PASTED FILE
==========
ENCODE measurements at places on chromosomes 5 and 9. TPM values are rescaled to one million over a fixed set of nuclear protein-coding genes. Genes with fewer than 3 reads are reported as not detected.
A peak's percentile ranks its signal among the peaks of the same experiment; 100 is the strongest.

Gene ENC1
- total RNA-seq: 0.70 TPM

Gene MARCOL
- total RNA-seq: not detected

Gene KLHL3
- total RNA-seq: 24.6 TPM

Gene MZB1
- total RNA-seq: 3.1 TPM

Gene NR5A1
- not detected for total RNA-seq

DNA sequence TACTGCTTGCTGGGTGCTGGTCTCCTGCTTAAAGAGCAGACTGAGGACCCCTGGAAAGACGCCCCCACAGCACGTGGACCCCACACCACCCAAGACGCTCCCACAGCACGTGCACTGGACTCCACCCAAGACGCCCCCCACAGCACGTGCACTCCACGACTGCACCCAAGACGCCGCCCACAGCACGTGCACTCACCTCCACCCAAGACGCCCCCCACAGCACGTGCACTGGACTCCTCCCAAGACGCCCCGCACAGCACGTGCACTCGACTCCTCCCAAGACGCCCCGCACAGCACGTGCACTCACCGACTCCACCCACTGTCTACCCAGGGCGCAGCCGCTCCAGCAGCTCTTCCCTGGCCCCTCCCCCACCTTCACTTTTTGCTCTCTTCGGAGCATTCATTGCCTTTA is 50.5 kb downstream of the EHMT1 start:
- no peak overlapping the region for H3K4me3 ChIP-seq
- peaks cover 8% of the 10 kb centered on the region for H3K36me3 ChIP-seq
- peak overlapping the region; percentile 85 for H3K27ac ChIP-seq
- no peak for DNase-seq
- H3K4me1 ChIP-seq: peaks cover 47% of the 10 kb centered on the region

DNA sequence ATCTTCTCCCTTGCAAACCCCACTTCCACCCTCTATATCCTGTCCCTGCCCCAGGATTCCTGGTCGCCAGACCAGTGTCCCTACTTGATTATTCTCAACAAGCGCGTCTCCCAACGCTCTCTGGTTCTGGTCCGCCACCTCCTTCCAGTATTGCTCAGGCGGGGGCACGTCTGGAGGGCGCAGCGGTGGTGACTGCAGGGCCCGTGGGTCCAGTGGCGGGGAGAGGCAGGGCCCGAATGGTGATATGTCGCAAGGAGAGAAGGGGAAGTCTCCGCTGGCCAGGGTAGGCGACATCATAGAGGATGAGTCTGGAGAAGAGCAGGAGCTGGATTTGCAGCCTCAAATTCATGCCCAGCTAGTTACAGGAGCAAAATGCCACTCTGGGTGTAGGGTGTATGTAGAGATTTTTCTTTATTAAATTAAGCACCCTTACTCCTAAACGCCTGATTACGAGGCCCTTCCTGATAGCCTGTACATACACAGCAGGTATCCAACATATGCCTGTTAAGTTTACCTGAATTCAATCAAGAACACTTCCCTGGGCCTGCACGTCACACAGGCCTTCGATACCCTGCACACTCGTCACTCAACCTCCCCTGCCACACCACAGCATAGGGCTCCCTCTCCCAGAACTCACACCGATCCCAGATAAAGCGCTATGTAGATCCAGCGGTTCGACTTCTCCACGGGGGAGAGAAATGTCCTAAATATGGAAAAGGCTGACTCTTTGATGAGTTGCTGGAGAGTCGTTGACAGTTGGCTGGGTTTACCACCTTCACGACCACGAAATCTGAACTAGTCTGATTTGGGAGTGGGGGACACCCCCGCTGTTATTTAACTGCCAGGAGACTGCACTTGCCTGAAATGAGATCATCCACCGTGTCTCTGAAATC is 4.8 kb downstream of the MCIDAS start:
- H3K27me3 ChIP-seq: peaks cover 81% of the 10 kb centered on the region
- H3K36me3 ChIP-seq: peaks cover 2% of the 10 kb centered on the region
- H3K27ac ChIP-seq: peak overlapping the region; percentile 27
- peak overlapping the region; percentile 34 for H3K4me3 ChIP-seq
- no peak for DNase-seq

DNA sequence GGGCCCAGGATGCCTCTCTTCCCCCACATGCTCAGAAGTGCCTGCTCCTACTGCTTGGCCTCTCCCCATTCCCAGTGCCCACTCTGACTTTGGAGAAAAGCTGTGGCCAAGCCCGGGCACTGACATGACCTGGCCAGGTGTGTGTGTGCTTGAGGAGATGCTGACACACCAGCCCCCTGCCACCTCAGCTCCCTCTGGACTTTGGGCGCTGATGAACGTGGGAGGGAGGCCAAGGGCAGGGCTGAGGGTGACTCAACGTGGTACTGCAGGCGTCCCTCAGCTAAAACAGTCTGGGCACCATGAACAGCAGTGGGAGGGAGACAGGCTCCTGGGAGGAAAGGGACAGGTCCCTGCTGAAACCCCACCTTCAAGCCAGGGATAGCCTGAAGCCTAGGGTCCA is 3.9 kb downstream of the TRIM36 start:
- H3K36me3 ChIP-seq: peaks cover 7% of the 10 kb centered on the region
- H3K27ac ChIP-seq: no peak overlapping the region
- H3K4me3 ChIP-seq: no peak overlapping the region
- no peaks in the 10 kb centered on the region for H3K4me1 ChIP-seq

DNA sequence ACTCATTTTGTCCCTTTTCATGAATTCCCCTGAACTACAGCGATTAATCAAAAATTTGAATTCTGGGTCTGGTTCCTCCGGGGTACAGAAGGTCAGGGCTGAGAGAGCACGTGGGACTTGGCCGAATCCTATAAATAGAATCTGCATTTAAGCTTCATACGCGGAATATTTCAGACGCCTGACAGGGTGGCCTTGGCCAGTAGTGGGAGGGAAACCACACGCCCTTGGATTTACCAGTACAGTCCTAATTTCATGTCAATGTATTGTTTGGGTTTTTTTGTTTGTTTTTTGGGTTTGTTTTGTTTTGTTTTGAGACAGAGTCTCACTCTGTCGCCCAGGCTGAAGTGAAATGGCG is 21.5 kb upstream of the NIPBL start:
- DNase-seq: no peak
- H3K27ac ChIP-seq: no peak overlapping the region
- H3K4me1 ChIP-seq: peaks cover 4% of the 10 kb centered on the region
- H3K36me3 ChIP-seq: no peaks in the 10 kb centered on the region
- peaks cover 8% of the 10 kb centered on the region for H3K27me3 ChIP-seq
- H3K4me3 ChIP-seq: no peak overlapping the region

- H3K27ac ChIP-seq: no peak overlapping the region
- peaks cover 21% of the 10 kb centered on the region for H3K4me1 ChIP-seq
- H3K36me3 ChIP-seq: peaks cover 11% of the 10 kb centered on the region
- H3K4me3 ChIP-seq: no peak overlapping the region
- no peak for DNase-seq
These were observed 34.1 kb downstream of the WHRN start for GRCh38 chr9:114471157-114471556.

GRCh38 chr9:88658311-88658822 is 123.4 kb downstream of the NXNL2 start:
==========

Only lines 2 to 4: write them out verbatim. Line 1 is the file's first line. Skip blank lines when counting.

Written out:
A peak's percentile ranks its signal among the peaks of the same experiment; 100 is the strongest.

Gene ENC1
- total RNA-seq: 0.70 TPM